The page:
High food prices led to lower food sales when adjusted for rapidly rising inflation in the U.K. in June, according to the British Retail Consortium.
Spending on food was up 9.8 percent in the second quarter in the U.K., but food prices were up 14.6 percent for food, meaning less food was sold overall. Non-food spending rose 0.3 percent in the quarter.
Despite Asda and Waitrose, Great Britain's third- and eighth-largest supermarket chains, instituting price freezes on hundreds of products in June, KPMG U.K. Retail Head Paul Martin said stubborn food price inflation was reducing U.K. shoppers' spending on non-essential items.
"Consumers have so far remained resilient, but the triple threats of further interest rate hikes, resolute double-digit food inflation, and an economy recovering at a slower rate than predicted could hamper a return to much-needed profitable growth across the retail sector," Martin told Reuters.
Barclays U.K. Wealth Management Division Chief Investment Officer Will Hobbs said Britain's economy remained “in a precarious spot” as the Bank of England plans to raise interest rates as high as 6.5 percent by 2023, up from its current level of 5 percent, in order to curb inflation.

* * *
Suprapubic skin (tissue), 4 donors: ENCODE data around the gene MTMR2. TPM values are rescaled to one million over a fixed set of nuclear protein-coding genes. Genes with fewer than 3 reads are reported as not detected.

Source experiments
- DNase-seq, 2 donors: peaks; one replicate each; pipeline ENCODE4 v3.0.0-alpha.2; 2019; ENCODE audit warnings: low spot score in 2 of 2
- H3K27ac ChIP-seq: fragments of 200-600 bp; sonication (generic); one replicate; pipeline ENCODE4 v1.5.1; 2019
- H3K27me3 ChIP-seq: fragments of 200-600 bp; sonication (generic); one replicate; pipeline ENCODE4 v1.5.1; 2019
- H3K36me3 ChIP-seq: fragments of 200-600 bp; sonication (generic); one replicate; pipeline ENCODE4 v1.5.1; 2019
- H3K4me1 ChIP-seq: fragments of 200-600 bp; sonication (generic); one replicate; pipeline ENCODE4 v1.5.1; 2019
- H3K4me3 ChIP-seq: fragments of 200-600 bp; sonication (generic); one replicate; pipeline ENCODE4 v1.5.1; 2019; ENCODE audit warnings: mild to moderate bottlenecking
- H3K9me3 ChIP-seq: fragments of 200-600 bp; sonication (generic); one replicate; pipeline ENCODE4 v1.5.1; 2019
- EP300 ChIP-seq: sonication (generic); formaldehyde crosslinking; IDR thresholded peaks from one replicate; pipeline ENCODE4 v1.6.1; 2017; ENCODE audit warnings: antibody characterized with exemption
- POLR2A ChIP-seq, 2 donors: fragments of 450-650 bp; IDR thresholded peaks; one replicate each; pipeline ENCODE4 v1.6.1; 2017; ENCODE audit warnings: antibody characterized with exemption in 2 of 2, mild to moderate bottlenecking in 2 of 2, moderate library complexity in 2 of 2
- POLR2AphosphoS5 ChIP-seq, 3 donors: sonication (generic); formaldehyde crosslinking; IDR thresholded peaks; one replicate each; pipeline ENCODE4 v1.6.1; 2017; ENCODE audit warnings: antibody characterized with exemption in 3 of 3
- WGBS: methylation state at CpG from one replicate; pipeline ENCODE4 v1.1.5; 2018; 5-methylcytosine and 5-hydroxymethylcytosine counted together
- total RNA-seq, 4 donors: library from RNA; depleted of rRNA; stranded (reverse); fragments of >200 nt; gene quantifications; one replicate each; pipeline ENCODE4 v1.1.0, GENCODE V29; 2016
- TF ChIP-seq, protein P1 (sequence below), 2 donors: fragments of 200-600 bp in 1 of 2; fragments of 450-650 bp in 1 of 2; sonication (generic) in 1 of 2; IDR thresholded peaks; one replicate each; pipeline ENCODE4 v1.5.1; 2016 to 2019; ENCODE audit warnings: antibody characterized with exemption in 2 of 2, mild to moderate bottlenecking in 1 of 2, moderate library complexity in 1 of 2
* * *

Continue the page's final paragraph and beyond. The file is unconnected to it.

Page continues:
"Inflation contagion is perhaps furthest advanced here," Hobbs said. "There is more work for central bankers yet, even as the creaks and strains on the mortgage and other borrowings become increasingly audible."
Consumer price inflation was 8.7 percent in May, but grocery inflation hit 17.2 percent that month, which was actually down from 17.3 percent in April and 17.5 percent in March. Consumer spending on debit and credit cards rose 5.4 percent year-on-year in June, with spending on groceries up 9.5 percent, the most since February 2021, according to the BRC. Overall U.K. retail spending increased by 4.9 percent in annual terms in June, up from 3.9 percent in May.
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